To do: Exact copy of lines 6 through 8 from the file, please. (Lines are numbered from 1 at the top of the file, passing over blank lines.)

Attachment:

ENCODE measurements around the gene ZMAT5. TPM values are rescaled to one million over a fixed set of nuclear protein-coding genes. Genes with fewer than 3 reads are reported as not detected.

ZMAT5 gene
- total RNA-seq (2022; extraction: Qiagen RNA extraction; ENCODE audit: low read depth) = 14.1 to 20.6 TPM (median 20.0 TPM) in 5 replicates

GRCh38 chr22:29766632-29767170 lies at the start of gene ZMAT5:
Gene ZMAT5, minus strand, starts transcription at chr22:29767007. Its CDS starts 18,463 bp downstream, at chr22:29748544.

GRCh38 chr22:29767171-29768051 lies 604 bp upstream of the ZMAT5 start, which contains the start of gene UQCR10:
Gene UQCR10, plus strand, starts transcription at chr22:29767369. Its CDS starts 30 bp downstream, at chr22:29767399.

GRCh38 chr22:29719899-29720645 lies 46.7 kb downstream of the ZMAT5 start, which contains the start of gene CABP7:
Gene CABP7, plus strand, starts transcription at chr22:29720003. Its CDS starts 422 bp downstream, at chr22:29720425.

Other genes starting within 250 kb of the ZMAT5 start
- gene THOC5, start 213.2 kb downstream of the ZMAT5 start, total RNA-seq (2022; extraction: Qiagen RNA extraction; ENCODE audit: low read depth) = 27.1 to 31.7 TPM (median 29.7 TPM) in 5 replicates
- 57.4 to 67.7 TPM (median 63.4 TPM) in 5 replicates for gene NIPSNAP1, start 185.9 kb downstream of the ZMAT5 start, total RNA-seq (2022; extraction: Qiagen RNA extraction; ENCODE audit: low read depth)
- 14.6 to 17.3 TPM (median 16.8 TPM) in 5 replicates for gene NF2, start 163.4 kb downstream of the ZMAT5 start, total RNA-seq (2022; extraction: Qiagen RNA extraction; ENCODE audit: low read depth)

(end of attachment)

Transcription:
GRCh38 chr22:29767171-29768051 lies 604 bp upstream of the ZMAT5 start, which contains the start of gene UQCR10:
Gene UQCR10, plus strand, starts transcription at chr22:29767369. Its CDS starts 30 bp downstream, at chr22:29767399.

GRCh38 chr22:29719899-29720645 lies 46.7 kb downstream of the ZMAT5 start, which contains the start of gene CABP7: